“A painter paints the appearance of things, not their objective correctness, in fact he creates new appearances of things.”
In 1911. Kirchner moved to Berlin and started a new phase in his artistic endeavors; vivid street scenes with prostitutes and elegantly dressed men, chic streetwalkers with angular faces; all presented in brilliant pinks, purples, blues and blacks, with heavy brush strokes accentuating the dynamic, hectic and urban mood of the decadent city. Luxury and anxious energy of Berlin, the Hauptstadt of Decadence, were perfectly captured by Kirchner who said of Berlin ”You’ll be totally surprised when you set foot in Berlin. We’ve become a large family and you can get everything you need – women and shelter.” Kirchner himself arrived there with his then new girlfriend Erna Schilling who helped him in re-creating the atmosphere of his studio in Dresden. Walls of his new studio-apartment in Berlin were soon decorated with primitivist hangings, Ajanta- inspired wall paintings and African sculptors he carved himself.
Berlin in those years was just what Kirchner was looking for; with the crowded cafes, different venues, interesting people, lively circuses and cabarets, the city proved to be very alluring for him, and the initial excitement with the life in Berlin was evident in his early works. Later however, his paintings showed an uneasy balance between the excitement with the city and the alienation he felt living in it. Landscape of his paintings was the one of vibrant colours, intensity, with the emphasis on movement, and the capturing of the intensity and urgency of the city. His artistic sensibilities, caught up in the city’s dynamism led to an increased sensitivity of the form, colour and expression. Daring brush strokes and harmonies, along with angular figures and night street scenes characterised Kirchner’s Berlin years.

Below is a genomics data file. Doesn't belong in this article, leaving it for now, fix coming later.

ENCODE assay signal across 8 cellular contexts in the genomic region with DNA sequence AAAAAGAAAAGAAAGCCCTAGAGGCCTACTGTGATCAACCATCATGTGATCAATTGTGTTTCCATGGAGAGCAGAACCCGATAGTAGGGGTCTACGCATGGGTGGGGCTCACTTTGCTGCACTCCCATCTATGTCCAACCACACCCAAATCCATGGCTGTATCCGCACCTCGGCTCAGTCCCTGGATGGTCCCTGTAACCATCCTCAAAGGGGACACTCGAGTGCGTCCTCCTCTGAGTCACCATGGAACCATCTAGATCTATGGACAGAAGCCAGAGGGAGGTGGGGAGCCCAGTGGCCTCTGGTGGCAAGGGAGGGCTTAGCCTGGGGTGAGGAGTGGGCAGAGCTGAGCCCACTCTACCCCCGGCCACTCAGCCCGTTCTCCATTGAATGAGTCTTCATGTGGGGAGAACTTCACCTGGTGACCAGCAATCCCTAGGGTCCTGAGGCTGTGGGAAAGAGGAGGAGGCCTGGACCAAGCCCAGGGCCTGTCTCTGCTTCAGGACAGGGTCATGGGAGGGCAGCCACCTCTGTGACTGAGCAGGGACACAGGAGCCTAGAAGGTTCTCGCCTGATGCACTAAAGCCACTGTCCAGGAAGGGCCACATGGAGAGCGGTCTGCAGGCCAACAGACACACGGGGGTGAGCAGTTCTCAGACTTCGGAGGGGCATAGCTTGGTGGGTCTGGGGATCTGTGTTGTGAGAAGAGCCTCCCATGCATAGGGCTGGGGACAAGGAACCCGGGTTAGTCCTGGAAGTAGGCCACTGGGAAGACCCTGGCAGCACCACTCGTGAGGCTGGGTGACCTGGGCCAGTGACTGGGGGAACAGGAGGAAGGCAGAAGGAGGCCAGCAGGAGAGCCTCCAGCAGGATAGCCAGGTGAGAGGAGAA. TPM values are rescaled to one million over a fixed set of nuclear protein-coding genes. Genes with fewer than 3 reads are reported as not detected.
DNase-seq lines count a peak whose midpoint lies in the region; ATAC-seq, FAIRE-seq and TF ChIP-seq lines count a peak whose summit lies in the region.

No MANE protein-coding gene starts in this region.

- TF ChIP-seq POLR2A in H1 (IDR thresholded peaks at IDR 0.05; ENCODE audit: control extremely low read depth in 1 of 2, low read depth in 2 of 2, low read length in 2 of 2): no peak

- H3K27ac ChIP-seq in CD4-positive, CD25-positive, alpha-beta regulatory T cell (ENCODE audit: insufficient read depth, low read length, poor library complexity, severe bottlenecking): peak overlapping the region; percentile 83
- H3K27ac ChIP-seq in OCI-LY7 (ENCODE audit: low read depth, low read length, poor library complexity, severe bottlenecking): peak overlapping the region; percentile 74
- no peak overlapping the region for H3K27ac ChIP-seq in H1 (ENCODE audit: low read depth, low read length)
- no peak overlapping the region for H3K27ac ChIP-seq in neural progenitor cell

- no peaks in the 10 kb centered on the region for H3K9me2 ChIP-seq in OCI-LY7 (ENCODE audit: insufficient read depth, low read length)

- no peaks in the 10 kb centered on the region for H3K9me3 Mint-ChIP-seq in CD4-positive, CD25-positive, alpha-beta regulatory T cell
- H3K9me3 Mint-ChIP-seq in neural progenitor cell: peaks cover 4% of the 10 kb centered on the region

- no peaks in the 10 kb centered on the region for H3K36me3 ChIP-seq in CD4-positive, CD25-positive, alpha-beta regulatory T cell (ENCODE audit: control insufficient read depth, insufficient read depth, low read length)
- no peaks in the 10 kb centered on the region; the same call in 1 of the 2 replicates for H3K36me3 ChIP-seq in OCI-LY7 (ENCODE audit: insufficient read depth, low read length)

With the angular figures, intense colours and simplified, yet very atmospheric background, Kirchner succeeded in ‘creating new appearances of things‘; in these paintings, especially ‘Street, Berlin‘ and ‘Potsdamer Platz‘ we see Berlin not how it technically looked like in early 1910s, but rather through these twisted perspectives and vibrancy we see, or feel, a whole mood of the city; a decadent spirit captured for eternity. “It seems as though the goal of my work has always been to dissolve myself completely into the sensations of the surroundings in order to then integrate this into a coherent painterly form.“, Kirchner said, and that’s what he seemed to be doing, taking inspiration from the street scenes he saw through his window, portraying the street scenes in the ‘capital of cabaret’ with raw intensity of colours.
Conflicting interests and fierce rivalries characteristic for Berlin’s art world of the time, along with the competitive ambiance eventually splintered the group in 1913. Although they continued having joint exhibitions in Berlin, the close personal connection among the members loosened as the members struck out in different artistic directions. These artistic differences were aggravated by Kirchner’s chronicle of Die Brücke, in which he imposed himself as a prominent figure. The other artists associated with the group felt that their contributions for the group were understated. Kirchner’s relationship with the Bridge group remained difficult for the rest of his life, and he even rejected any association with them.